# Google Search Algorithm with Python

In this article, I will walk you through how to implement the Google search algorithm with Python. PageRank (PR) is an algorithm used by Google Search to rank websites in their search engine results based on their importance.

## How Google Search Algorithm Works?

The Google Search Algorithm works by counting the number and quality of links to a page to determine a rough estimate of the website’s importance. The underlying assumption is that the most important websites are likely to receive more links from other websites.

Also, Read – Machine Learning Full Course for free.

With the amount of information available on the web, finding what you need would be next to impossible without some help sorting it out. The Google search algorithm is designed for sorting hundreds of billions of web pages in our search index to find the most relevant result in a matter of seconds and showcases them to you in a way that helps you find what you are looking for.

These ranking systems are made up not of one, but a whole series of algorithms. To give you the most useful information, search algorithms look at many factors, including your query words, page relevance and usability, source expertise, your location, and your settings.

The weight applied to each rankings factor varies depending on the nature of your keyword. For example, content freshness plays a bigger role in responding to queries on current hot topics than dictionary definitions.

## Implementing Google Search Algorithm with Python

For the implementation of the Google search algorithm with Python, we must first introduce how to visualize the structure of the World Wide Web. The idea is that WWW can be represented as a huge network, where websites are nodes and their links between them are edges. So let’s set up our WWW in a simplified way, imagining that there are only 4 websites, A, B, C and D.

For this task we need to install a package called networkx, which can be easily installed using the pip command; pip install networkx:

This produces a probability distribution used to represent the probability that a person who clicks randomly on links will arrive at a particular page. Therefore, the output will be a vector with the sum of the components equal to 1 and with the number of components equal to the number of nodes.

The higher the value of the component associated with a node, the more important this node. However, since there are no links between our nodes A, B, C, D, the idea is that, for the moment, all are equally important:

```.wp-block-code {
border: 0;
padding: 0;
}

.wp-block-code > div {
overflow: auto;
}

.shcb-language {
border: 0;
clip: rect(1px, 1px, 1px, 1px);
-webkit-clip-path: inset(50%);
clip-path: inset(50%);
height: 1px;
margin: -1px;
overflow: hidden;
padding: 0;
position: absolute;
width: 1px;
word-wrap: normal;
word-break: normal;
}

.hljs {
box-sizing: border-box;
}

.hljs.shcb-code-table {
display: table;
width: 100%;
}

.hljs.shcb-code-table > .shcb-loc {
color: inherit;
display: table-row;
width: 100%;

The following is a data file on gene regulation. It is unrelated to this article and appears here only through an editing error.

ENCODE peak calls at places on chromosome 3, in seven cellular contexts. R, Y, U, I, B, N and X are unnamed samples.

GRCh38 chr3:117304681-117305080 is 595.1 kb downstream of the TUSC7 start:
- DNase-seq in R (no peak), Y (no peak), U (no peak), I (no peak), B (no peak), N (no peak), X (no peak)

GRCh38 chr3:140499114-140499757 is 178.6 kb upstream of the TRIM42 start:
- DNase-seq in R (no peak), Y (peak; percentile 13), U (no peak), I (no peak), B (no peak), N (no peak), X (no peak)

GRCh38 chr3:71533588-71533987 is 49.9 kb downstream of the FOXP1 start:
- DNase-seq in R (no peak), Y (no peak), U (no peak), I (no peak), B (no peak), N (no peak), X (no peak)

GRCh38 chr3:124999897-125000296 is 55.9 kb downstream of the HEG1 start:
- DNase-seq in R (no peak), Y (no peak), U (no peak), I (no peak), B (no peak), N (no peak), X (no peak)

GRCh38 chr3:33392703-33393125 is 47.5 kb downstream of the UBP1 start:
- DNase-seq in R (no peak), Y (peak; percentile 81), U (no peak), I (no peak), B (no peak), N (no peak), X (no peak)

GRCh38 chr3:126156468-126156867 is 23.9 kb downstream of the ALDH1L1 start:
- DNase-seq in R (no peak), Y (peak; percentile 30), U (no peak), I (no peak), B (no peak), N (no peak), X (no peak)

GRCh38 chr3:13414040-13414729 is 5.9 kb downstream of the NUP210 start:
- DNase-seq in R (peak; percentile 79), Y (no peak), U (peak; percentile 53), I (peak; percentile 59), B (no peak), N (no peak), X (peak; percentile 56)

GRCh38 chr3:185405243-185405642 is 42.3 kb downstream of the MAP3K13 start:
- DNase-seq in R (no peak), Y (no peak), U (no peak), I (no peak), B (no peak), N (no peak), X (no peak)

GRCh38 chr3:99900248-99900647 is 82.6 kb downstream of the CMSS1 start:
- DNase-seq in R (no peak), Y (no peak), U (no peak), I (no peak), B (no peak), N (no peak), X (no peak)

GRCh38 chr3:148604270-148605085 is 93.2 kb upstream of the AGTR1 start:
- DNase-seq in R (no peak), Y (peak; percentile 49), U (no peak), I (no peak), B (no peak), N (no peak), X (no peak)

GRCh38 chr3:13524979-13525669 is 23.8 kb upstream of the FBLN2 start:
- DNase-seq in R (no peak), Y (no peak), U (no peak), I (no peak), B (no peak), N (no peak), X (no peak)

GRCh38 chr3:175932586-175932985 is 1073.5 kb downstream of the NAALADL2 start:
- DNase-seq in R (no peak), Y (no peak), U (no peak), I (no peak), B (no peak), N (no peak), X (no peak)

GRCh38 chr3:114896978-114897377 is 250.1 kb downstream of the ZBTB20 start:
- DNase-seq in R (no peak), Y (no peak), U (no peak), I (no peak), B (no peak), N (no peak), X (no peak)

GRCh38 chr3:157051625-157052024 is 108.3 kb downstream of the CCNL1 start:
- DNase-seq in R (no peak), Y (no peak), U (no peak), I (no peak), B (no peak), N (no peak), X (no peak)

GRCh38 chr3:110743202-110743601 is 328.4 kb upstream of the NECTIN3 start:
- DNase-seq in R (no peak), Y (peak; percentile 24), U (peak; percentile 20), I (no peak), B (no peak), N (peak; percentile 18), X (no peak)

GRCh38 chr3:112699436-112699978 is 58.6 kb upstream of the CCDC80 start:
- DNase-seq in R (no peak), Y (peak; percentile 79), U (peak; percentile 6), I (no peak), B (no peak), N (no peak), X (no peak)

}

.hljs.shcb-code-table .shcb-loc > span {
display: table-cell;
}

.wp-block-code code.hljs:not(.shcb-wrap-lines) {
white-space: pre;
}

.wp-block-code code.hljs.shcb-wrap-lines {
white-space: pre-wrap;
}

.hljs.shcb-line-numbers {
border-spacing: 0;
counter-reset: line;
}

.hljs.shcb-line-numbers > .shcb-loc {
counter-increment: line;
}

.hljs.shcb-line-numbers .shcb-loc > span {
padding-left: 0.75em;
}

.hljs.shcb-line-numbers .shcb-loc::before {
border-right: 1px solid #ddd;
content: counter(line);
display: table-cell;
padding: 0 0.75em;
text-align: right;
-webkit-user-select: none;
-moz-user-select: none;
-ms-user-select: none;
user-select: none;
white-space: nowrap;
width: 1%;
}
```pr=nx.pagerank(DG, alpha=0.85)
pr```Code language: Python (python)```
`{'A': 0.25, 'B': 0.25, 'C': 0.25, 'D': 0.25}`

As you can see in the output, each node has the importance of 1/4. Now let’s add links between our nodes. Let’s say I want A at point B, B at point C, C at point D, and D at point A. This simply means that each node will transfer the importance to its successor while receiving the importance from its predecessor.

``````DG.add_weighted_edges_from([("A", "B", 1), ("B", "C", 1),("C","D",1),("D","A",1)])
nx.draw(DG,with_labels=True)
plt.show()```Code language: Python (python)```

Now let’s see how our algorithm works on a more complex network structure, let’s say with 10 nodes:

``````G=nx.fast_gnp_random_graph(10,0.5,directed=True)
nx.draw(G,with_labels=True)
plt.show()```Code language: PHP (php)```
``````pr=nx.pagerank(G,alpha=0.85)
rank_vector=np.array([[*pr.values()]])
best_node=np.argmax(rank_vector)
print("The most popular website is {}".format(best_node))```Code language: PHP (php)```
`The most popular website is 4`

Networks are one of the examples of graph algorithms in machine learning. So this is how the Google search algorithm works. Hope you liked this article on how to implement Google search algorithm with Python. Please feel free to ask your valuable questions in the comments section below.

Also, Read – Fake Currency Detection with Machine Learning.